The Corpse Reviver #2 cocktail is the surviving member of a collection of unrelated hangover remedies from the 19th century. It’s not that #1, #3, #4, and #5 were lost, they just don’t taste as good to current palates. The first published use of the term Corpse Reviver as a hangover remedy dates from 1861, and lots of versions were invented by enterprising saloon-keepers. This drink, published as The Corpse Reviver #2 cocktail in the Savoy Cocktail book, is the single one of these that stands the test of time. I don’t really subscribe to “hair of the dog” hangover cures, so I can’t comment as to its efficacy in that regard, but it is delicious. Despite packing a punch, the lightness of the spirits and the citrus flavors keep it refreshing and the Pernod (or Absinthe, if you like) adds a medicinal complexity. Craddock, the author of the famous recipe, warns: “Four of these take in swift succession will unrevive the corpse again” – which while perhaps obvious, should be taken to heart. The excellent Kindred Cocktails blog has a long post about the variations and history of this drink here – it’s definitely worth reading.
What ingredients should you use in the Corpse Reviver #2?
There are 4 ingredients in the Corpse Reviver #2, plus the Pernod rinse described below. Gin is the primary spirit, then Cointreau and Lillet Blanc, and finally lemon juice. With the Gin, I’d definitely avoid any particularly subtle flavors as they will get lost amidst these other more powerful tastes. Luckily, there are a thousand options for quality mid-range options to choose from. I usually go for New Amsterdam gin for cocktails where I want a fairly neutral base Gin, and it’s a good deal at less than $20 a bottle. Lillet Blanc is great and worth having in your bar, for this and other cocktails and to drink on its own with a splash of soda (garnish with an orange slice). While one could experiment with other wine-based apertifs, I would not. Lemon juice is straight forward, just use fresh, but the fourth ingredient calls for a little clarification.
What’s the deal with Cointreau?
Most recipes for the Corpse Reviver #2 cocktail (or other “fancy” cocktails) you’ll see today call for Cointreau. This orange liqueur has become the generic term for high-quality triple sec, but it’s really just one brand in a broad category. Triple sec is an orange-flavored pot-distilled liqueur, developed in France. It is technically very similar to Curacao, but was developed later and uses less sugar, so it’s “drier” or “sec.” It is not three-times less sweet or distilled three times – no one seems to know for sure why it’s “triple sec” – but the answer is probably marketing.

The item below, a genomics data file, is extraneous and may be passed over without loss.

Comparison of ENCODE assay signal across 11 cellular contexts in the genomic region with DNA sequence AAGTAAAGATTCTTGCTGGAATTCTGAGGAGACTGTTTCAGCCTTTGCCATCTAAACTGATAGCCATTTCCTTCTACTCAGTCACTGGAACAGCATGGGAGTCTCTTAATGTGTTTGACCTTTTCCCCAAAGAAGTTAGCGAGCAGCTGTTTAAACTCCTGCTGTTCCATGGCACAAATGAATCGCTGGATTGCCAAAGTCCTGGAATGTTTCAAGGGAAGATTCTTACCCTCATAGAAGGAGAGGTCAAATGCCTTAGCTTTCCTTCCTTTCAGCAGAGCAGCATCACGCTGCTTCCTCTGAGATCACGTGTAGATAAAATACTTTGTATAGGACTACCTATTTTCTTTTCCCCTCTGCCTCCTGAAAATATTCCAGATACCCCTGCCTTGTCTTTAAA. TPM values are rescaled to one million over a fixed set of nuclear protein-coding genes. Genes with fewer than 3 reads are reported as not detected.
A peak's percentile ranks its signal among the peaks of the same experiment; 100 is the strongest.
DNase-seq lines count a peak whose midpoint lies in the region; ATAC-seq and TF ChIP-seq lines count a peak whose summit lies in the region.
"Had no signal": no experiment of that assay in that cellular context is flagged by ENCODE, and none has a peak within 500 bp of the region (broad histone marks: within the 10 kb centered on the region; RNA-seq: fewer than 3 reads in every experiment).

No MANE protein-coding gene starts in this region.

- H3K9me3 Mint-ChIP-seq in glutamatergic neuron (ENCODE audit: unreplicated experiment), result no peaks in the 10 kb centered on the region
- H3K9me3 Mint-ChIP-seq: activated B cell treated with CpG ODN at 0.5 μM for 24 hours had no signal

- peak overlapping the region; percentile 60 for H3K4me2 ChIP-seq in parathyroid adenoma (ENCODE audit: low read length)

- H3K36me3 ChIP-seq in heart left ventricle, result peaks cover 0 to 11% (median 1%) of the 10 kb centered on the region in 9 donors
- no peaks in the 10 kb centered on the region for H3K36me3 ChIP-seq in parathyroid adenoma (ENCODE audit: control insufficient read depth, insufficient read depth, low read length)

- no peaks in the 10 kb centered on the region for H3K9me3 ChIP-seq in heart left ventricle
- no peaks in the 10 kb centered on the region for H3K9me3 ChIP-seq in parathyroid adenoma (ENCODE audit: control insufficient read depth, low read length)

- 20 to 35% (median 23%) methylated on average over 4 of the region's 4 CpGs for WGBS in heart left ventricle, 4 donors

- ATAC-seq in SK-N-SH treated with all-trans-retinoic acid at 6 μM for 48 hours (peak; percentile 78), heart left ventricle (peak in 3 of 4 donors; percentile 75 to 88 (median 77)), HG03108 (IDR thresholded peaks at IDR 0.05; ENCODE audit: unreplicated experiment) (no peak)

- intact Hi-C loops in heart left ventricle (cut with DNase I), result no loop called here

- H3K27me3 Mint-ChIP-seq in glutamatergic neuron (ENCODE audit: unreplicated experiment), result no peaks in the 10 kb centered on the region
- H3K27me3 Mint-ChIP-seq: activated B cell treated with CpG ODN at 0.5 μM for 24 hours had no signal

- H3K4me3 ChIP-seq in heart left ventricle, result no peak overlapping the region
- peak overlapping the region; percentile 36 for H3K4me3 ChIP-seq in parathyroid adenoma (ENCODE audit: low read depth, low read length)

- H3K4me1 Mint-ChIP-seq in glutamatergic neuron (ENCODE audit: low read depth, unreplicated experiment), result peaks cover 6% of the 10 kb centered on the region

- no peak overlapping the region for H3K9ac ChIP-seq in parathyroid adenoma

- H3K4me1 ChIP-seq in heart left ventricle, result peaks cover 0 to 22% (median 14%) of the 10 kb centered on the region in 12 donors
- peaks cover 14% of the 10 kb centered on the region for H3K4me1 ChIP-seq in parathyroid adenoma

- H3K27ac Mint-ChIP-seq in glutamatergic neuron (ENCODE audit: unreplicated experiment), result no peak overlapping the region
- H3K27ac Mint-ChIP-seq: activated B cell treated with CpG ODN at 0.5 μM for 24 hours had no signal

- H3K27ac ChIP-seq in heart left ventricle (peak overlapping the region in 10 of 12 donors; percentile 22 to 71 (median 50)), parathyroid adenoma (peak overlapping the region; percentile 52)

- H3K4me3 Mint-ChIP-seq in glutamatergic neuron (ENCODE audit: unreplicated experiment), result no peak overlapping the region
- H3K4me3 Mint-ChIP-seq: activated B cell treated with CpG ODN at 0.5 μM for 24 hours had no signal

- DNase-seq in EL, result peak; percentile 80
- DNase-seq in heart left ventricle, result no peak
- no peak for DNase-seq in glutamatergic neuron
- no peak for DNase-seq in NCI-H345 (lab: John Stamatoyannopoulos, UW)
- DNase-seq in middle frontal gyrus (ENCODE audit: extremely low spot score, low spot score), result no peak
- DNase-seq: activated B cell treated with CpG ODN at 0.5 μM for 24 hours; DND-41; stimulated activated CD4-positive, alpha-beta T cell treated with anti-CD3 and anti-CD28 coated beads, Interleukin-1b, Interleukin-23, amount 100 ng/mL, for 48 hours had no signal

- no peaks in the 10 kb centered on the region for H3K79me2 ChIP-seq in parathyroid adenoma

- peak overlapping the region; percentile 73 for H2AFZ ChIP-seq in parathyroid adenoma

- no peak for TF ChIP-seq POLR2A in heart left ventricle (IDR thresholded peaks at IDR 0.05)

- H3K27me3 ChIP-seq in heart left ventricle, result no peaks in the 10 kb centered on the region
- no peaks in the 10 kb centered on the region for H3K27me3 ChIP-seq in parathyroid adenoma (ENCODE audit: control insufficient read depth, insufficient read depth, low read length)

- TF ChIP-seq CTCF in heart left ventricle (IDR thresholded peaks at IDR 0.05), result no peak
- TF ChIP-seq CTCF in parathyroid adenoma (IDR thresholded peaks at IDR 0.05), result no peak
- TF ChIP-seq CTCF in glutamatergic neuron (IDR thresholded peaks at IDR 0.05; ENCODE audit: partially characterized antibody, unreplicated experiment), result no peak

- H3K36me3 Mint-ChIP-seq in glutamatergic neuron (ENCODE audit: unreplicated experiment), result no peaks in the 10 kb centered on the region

There are several alternatives to Cointreau, which is great, but somewhat pricey. I like Luxardo Triplum (made by the same people best known for making Maraschino liqueur) as well as Combier – both are excellent for use in cocktails and a little less expensive than Cointreau. Grand Marnier is a blend of Triple Sec and Cognac – so it’s definitely not a substitute. And you should steer clear of Hiram Walker or anything in that range, or anything blue. It’s a mystery how Blue Curacao became a thing, but it’s definitely best avoided, except if you’re doing a deep investigation of tiki drinks or tourist dives in the tropics. Serious Eats has an excellent rundown on this whole category, here.
How to Make the Corpse Reviver #2 – Technique Notes
There are two technical points to comment on with the Corpse Reviver #2. First, it’s an equal parts drink, so the primary ingredients have equal proportions. In many cases, following these recipes literally can lead to a drink that skews sweet, requiring some tweaks. The Negroni falls squarely into this category, where we recommend going a lot heavier on the gin and lighter on the Campari. So in general, take an equal parts recipe with a grain of salt. For most of them, I add about 33% more of the primary spirit (Gin here), and dial back the secondary ones a bit. The math still is easy – you can just do a heavy pour on your gin and a light one on your other liqueurs and it’ll be fantastic.
Secondly, this drink calls for a rinse. This is a technique where you pour about a quarter ounce of highly flavored liqueur into the glass, swirl to coat the glass, then dump the excess. The Sazerac is another example of this, also with Pernod or Absinthe.
So chill your glass, fill the shaker with ice and add liquid ingredients. Then dump the ice, rinse the glass, shake, strain and pour. Enjoy, but stop before you become a corpse again!
Corpse Reviver #2
- 1 oz Gin
- 0.75 oz Lillet Blanc
- 0.75 oz Cointreau
- 1 oz Lemon Juice
- 1 dash Pernod
- Rinse a chilled cocktail glass with Pernod
- Shake the other liquid ingredients for 15 seconds
- Strain and serve